A guest post by @JaPenn.
The #ukgovchat topic on Sunday was on Governor Wellbeing & since I find myself unusually with some time to ponder then, dear reader, please indulge me.
I am currently enjoying a spot of R&R which is doing wonders for my wellbeing. Having just returned to our room after a massage I was reminded of the last time I was here & we got ‘the call’. As Safeguarding Governor it was a given that the Inspector would want a chat & I gave my availability from afar to the school. Not between x & y I said, I’ve booked a massage. Obviously I ended up sitting on the couch dressed only in paper pants & a towel talking Safeguarding for 20 minutes with our lead HMI! On holiday, 70 miles off the coast of Africa, I was expected to make myself available at a time convenient only to Ofsted to defend our Safeguarding practices.
Governors are generally pretty positive & resilient types but that doesn’t mean they don’t hit the wall occasionally. Governance, despite the positive spin of ‘giving back’ & ‘doing it for the kids’, can be desperately challenging when courageous conversations are required & difficult decisions need to be made. The burden of governance can weigh heavily when endeavouring to do what is right & I have lost more sleep over school governance than I ever have in all the years of my professional life in primary health care & higher education.
As a Chair, Safeguarding Governor, SEN Governor, governor & IEB member in a variety of settings I have led on academy conversion, chaired complaints & disciplinary panels, authored a Serious Case Review report, appointed Headteachers, dismissed Headteachers, faced down vexatious complainants, supported parents seeking the best for their children & addressed serious whistleblowing concerns. Each of these, outside of my normal working practices, has lost me hours & sometimes days I can never get back ensuring that I have done the right thing with integrity, honesty & clarity.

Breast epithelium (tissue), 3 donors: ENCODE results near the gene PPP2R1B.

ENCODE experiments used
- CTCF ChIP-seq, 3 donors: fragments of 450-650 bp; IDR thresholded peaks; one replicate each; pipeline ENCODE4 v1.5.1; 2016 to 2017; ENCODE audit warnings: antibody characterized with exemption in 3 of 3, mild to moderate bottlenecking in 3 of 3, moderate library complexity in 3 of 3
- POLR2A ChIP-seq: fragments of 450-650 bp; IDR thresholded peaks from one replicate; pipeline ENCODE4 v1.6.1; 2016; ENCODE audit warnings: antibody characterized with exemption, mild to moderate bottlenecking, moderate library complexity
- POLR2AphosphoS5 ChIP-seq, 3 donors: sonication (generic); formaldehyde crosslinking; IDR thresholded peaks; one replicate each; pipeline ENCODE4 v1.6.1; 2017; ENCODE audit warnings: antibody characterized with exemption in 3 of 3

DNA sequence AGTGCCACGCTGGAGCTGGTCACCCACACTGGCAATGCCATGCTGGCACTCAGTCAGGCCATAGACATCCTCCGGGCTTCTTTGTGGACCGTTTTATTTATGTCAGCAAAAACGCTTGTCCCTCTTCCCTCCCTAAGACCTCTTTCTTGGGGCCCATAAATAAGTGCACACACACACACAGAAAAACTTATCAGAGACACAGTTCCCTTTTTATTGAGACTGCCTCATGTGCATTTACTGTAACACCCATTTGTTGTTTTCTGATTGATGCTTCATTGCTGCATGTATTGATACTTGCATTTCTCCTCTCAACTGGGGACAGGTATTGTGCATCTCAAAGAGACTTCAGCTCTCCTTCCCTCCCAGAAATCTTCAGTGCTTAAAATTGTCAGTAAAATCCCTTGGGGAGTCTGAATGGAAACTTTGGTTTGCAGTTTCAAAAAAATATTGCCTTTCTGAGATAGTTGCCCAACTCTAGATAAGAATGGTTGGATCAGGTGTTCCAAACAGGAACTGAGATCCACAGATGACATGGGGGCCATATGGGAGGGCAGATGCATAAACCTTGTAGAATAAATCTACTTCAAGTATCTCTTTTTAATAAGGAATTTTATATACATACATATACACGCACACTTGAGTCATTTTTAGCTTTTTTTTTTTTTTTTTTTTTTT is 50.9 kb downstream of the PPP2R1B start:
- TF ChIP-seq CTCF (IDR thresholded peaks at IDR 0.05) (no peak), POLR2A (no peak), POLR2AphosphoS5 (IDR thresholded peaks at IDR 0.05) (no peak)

All of this done as a mere volunteer on top of maintaining a practice, teaching in a clinical setting & being wife, mother, head cook & bottle washer. All of it only possible with support from a network of fellow Chairs, experienced governors, a professional Clerk, LA Governor Services & HR, the NGA and a long suffering family.
Good governance is not always easy and I’m not convinced that the majority of non-governance folk have even an inkling of what we do actually deal with & the toll it can take. I know of Chairs whose mental health has been severely compromised by the challenges of doing right by the school without adequate support and I believe that when we talk about staff mental health & wellbeing we should be including governors not only in the conversations but in the remedies. It’s not all cake & Kumbaya!
I don’t know if it’s the voluntary nature of what we do or a martyr complex that drives governors to keep going above & beyond. I do know that when needs must people should step away with their heads held high and in the meantime we should be actively seeking ways to alleviate the stresses that can be associated with the increasing complexities of governance.
Please don’t mistake this for a ‘woe is me’ post, governance has been one of the most stimulating & rewarding things I have undertaken outside of my own professional work & I don’t regret a moment of it. However, I do believe we need to have more meaningful conversations on how we actively support the wellbeing of the thousands of volunteers who give so much of themselves in support of our schools & do it with humour & good grace, even when sporting nothing more than paper pants and a towel.
This post originally appeared on the author’s blog and is republished here with kind permission.